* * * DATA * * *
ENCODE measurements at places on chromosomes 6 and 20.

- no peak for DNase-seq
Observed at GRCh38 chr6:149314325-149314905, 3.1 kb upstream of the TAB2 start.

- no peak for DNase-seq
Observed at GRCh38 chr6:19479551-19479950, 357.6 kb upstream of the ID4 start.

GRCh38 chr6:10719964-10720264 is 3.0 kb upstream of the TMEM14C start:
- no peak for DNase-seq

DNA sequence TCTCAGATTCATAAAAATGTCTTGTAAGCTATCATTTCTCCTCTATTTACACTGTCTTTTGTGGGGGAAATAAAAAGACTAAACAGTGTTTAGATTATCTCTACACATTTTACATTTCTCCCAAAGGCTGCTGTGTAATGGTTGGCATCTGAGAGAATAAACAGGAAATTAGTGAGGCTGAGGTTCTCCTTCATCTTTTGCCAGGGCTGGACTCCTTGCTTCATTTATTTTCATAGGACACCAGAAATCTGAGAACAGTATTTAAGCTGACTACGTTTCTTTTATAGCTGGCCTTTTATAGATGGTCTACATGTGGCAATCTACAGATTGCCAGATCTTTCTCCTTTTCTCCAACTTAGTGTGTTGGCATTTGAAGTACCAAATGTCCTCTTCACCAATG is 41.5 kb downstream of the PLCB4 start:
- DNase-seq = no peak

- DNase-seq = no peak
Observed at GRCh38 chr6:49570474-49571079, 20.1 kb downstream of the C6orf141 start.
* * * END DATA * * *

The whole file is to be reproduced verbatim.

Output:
ENCODE measurements at places on chromosomes 6 and 20.

- no peak for DNase-seq
Observed at GRCh38 chr6:149314325-149314905, 3.1 kb upstream of the TAB2 start.

- no peak for DNase-seq
Observed at GRCh38 chr6:19479551-19479950, 357.6 kb upstream of the ID4 start.

GRCh38 chr6:10719964-10720264 is 3.0 kb upstream of the TMEM14C start:
- no peak for DNase-seq

DNA sequence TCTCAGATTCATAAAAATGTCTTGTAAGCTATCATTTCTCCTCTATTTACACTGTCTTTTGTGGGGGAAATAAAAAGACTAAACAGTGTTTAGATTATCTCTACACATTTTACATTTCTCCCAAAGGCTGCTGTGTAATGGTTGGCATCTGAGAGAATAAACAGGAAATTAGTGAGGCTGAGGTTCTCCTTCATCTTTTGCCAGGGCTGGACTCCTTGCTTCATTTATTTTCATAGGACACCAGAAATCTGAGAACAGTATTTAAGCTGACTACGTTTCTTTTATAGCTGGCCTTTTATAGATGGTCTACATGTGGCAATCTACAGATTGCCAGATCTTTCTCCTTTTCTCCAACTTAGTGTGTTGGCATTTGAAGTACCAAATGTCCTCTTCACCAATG is 41.5 kb downstream of the PLCB4 start:
- DNase-seq = no peak

- DNase-seq = no peak
Observed at GRCh38 chr6:49570474-49571079, 20.1 kb downstream of the C6orf141 start.